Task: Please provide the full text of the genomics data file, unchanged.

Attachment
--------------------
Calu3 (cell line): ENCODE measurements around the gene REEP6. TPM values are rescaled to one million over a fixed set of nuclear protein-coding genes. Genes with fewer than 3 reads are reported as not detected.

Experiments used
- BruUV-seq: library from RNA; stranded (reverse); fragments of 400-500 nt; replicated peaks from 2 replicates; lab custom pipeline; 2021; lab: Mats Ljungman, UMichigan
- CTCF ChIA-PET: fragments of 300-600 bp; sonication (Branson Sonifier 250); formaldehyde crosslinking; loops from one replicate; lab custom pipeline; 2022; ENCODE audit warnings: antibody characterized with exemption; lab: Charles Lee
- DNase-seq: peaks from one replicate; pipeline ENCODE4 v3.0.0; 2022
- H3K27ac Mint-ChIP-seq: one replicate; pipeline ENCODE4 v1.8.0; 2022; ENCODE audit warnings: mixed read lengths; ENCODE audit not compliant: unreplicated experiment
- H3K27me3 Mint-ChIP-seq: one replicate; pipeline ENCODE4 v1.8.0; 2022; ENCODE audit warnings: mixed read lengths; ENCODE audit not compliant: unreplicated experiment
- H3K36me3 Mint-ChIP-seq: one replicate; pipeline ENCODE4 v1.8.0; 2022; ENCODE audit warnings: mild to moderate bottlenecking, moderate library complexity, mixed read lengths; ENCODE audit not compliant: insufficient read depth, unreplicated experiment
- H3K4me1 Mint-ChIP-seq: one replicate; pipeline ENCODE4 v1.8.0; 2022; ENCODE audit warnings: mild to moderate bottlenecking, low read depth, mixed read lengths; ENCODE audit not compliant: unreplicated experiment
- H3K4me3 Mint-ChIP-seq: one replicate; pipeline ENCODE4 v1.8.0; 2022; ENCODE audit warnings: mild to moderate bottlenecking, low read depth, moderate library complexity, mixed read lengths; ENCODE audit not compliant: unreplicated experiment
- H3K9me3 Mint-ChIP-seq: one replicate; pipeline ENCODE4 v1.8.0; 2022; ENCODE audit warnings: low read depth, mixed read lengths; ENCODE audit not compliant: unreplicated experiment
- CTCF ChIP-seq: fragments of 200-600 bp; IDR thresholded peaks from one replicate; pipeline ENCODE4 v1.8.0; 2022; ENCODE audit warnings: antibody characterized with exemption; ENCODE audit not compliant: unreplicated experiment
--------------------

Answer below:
Calu3 (cell line): ENCODE measurements around the gene REEP6. TPM values are rescaled to one million over a fixed set of nuclear protein-coding genes. Genes with fewer than 3 reads are reported as not detected.

Experiments used
- BruUV-seq: library from RNA; stranded (reverse); fragments of 400-500 nt; replicated peaks from 2 replicates; lab custom pipeline; 2021; lab: Mats Ljungman, UMichigan
- CTCF ChIA-PET: fragments of 300-600 bp; sonication (Branson Sonifier 250); formaldehyde crosslinking; loops from one replicate; lab custom pipeline; 2022; ENCODE audit warnings: antibody characterized with exemption; lab: Charles Lee
- DNase-seq: peaks from one replicate; pipeline ENCODE4 v3.0.0; 2022
- H3K27ac Mint-ChIP-seq: one replicate; pipeline ENCODE4 v1.8.0; 2022; ENCODE audit warnings: mixed read lengths; ENCODE audit not compliant: unreplicated experiment
- H3K27me3 Mint-ChIP-seq: one replicate; pipeline ENCODE4 v1.8.0; 2022; ENCODE audit warnings: mixed read lengths; ENCODE audit not compliant: unreplicated experiment
- H3K36me3 Mint-ChIP-seq: one replicate; pipeline ENCODE4 v1.8.0; 2022; ENCODE audit warnings: mild to moderate bottlenecking, moderate library complexity, mixed read lengths; ENCODE audit not compliant: insufficient read depth, unreplicated experiment
- H3K4me1 Mint-ChIP-seq: one replicate; pipeline ENCODE4 v1.8.0; 2022; ENCODE audit warnings: mild to moderate bottlenecking, low read depth, mixed read lengths; ENCODE audit not compliant: unreplicated experiment
- H3K4me3 Mint-ChIP-seq: one replicate; pipeline ENCODE4 v1.8.0; 2022; ENCODE audit warnings: mild to moderate bottlenecking, low read depth, moderate library complexity, mixed read lengths; ENCODE audit not compliant: unreplicated experiment
- H3K9me3 Mint-ChIP-seq: one replicate; pipeline ENCODE4 v1.8.0; 2022; ENCODE audit warnings: low read depth, mixed read lengths; ENCODE audit not compliant: unreplicated experiment
- CTCF ChIP-seq: fragments of 200-600 bp; IDR thresholded peaks from one replicate; pipeline ENCODE4 v1.8.0; 2022; ENCODE audit warnings: antibody characterized with exemption; ENCODE audit not compliant: unreplicated experiment